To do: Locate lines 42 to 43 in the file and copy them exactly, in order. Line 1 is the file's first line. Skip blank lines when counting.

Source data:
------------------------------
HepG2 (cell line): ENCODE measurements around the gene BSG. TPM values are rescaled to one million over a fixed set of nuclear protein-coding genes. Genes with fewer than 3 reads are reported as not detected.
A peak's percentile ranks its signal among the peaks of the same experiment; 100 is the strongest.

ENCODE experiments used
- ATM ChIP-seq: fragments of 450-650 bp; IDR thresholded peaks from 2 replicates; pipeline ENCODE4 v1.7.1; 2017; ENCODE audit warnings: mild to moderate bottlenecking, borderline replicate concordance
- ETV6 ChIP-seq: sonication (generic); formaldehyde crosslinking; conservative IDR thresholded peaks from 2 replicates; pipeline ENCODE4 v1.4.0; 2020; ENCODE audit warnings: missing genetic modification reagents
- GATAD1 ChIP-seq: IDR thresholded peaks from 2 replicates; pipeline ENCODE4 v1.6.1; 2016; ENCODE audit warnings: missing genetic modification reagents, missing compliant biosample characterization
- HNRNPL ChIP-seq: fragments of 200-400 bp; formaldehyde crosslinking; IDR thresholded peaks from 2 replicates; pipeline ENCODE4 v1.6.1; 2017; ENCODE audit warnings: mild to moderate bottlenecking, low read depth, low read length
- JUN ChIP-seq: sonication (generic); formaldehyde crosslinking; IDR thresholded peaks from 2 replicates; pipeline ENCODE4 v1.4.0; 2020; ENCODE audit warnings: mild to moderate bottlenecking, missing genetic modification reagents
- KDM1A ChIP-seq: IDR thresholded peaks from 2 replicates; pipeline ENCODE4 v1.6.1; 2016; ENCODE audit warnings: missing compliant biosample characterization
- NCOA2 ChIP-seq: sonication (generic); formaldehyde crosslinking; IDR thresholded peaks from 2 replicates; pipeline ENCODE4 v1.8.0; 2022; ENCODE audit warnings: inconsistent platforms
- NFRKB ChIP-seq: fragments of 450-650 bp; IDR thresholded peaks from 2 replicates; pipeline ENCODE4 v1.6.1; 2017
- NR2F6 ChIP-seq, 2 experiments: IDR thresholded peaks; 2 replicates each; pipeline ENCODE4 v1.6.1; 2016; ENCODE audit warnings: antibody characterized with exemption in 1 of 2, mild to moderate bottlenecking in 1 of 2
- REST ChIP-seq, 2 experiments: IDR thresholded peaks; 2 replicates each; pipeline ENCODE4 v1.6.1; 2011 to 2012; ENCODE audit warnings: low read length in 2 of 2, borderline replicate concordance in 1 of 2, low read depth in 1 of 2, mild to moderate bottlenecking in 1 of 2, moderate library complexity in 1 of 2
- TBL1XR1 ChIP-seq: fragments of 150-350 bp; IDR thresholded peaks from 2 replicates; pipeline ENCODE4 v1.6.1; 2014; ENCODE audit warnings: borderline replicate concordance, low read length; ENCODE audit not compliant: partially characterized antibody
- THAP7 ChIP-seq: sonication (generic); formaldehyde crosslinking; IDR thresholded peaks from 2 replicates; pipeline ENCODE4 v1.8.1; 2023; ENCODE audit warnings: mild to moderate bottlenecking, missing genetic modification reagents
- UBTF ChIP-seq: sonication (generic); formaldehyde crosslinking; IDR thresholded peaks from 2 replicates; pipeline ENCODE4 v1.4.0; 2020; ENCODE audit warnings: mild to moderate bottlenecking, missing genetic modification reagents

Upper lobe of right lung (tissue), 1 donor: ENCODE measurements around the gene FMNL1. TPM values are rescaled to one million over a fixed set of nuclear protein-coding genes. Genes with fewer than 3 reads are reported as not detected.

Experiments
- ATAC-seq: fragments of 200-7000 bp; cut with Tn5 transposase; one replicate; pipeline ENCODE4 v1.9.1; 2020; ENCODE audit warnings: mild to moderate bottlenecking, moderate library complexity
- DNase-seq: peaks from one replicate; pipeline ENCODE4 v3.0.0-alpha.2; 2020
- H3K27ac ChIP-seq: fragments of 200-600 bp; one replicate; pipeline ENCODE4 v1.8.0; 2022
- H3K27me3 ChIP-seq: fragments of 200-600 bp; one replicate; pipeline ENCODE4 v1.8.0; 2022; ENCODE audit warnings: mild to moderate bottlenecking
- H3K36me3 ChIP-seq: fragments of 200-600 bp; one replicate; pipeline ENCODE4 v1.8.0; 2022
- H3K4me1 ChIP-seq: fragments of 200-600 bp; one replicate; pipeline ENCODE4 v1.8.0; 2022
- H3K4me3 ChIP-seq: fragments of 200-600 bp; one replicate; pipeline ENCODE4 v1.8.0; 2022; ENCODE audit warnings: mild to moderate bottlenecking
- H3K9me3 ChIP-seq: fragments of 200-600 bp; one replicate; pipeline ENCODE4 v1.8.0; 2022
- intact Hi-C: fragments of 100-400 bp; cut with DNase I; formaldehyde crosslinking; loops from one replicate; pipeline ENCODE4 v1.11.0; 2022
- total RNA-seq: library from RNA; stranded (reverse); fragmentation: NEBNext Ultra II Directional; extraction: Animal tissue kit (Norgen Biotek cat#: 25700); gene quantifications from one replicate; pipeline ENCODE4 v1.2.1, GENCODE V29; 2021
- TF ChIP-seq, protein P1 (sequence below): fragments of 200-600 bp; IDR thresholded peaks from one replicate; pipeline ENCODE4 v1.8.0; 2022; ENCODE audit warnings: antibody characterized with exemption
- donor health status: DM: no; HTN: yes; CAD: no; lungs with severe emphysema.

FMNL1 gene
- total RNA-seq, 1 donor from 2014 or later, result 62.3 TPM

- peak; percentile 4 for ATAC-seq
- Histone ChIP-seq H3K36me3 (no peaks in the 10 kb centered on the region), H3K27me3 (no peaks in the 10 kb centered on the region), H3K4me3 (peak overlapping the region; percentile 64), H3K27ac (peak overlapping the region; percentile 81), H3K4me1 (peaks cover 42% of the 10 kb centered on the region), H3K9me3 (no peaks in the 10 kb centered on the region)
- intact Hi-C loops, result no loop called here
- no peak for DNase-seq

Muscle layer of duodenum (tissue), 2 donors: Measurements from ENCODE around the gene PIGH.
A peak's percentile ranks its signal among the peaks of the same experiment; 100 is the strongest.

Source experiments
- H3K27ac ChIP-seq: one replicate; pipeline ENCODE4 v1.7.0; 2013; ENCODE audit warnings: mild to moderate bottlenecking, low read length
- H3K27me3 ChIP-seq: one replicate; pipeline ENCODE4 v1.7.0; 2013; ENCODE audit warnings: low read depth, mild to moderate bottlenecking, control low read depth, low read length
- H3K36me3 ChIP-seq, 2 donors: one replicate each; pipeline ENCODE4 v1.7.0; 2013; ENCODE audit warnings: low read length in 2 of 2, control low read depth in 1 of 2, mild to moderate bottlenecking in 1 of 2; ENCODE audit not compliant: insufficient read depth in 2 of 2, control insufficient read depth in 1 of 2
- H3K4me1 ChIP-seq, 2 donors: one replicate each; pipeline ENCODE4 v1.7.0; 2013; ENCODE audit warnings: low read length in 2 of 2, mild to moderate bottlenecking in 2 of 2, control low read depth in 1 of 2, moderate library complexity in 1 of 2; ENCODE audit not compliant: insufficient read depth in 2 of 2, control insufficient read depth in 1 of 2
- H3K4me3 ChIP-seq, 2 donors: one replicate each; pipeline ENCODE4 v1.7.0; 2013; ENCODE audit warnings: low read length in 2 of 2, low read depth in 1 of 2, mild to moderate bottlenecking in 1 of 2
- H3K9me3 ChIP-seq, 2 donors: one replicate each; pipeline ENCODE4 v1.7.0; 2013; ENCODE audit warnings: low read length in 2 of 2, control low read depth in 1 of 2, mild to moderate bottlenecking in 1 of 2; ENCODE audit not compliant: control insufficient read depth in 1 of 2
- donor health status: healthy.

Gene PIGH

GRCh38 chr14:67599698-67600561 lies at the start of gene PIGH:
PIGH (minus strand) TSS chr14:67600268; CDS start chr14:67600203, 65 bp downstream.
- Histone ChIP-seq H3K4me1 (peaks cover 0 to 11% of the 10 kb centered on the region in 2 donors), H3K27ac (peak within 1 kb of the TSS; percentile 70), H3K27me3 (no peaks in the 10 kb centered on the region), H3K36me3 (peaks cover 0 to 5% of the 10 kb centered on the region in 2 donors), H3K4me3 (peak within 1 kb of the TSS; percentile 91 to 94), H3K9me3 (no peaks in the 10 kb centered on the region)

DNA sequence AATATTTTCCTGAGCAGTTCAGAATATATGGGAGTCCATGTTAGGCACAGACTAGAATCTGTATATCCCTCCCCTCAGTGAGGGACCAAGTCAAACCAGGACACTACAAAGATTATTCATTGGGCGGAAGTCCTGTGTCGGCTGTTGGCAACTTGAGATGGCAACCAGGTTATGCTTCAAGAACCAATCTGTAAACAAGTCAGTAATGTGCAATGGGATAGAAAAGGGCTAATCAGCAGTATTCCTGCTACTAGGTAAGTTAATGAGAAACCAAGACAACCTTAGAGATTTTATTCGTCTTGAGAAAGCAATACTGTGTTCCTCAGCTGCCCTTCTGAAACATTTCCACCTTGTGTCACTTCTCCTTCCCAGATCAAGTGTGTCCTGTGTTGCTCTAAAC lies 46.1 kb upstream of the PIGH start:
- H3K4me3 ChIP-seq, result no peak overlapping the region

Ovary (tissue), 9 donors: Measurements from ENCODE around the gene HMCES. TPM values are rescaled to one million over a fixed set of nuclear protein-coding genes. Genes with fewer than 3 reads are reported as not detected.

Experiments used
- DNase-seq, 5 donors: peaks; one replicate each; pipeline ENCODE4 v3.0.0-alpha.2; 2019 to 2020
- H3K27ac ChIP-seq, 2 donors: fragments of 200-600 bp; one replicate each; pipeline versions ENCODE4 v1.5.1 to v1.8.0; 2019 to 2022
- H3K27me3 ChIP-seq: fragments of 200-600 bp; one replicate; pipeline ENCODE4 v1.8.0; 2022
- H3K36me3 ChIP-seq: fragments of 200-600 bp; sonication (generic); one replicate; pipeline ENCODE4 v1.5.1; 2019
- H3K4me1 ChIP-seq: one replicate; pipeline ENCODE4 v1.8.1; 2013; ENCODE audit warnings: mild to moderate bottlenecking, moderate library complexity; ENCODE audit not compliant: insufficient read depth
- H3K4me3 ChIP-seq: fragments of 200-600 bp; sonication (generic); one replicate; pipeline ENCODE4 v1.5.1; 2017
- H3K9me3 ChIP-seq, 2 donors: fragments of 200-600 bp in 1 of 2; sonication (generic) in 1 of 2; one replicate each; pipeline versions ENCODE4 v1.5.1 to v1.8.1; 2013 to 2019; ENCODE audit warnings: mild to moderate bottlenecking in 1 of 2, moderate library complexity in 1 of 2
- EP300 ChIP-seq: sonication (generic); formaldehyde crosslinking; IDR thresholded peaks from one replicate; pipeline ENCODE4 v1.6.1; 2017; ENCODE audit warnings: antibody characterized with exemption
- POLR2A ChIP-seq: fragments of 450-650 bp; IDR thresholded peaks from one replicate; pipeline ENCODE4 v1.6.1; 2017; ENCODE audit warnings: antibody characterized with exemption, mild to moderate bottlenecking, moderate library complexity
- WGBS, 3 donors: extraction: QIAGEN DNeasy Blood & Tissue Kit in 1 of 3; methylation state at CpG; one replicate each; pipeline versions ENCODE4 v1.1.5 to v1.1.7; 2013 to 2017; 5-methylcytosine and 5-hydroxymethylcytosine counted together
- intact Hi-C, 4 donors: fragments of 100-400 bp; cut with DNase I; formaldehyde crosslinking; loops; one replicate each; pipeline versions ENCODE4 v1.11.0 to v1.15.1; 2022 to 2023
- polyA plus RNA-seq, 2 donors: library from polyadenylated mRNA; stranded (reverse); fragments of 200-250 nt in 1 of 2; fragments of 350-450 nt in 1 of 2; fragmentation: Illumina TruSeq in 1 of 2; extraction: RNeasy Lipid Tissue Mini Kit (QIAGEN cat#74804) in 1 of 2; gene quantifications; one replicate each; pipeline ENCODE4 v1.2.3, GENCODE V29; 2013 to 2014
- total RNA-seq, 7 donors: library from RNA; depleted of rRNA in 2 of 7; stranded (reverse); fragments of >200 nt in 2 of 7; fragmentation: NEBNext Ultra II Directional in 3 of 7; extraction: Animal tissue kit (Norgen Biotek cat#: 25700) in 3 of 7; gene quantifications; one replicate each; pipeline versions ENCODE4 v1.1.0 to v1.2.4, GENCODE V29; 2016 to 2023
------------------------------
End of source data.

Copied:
- H3K36me3 ChIP-seq, 2 donors: one replicate each; pipeline ENCODE4 v1.7.0; 2013; ENCODE audit warnings: low read length in 2 of 2, control low read depth in 1 of 2, mild to moderate bottlenecking in 1 of 2; ENCODE audit not compliant: insufficient read depth in 2 of 2, control insufficient read depth in 1 of 2
- H3K4me1 ChIP-seq, 2 donors: one replicate each; pipeline ENCODE4 v1.7.0; 2013; ENCODE audit warnings: low read length in 2 of 2, mild to moderate bottlenecking in 2 of 2, control low read depth in 1 of 2, moderate library complexity in 1 of 2; ENCODE audit not compliant: insufficient read depth in 2 of 2, control insufficient read depth in 1 of 2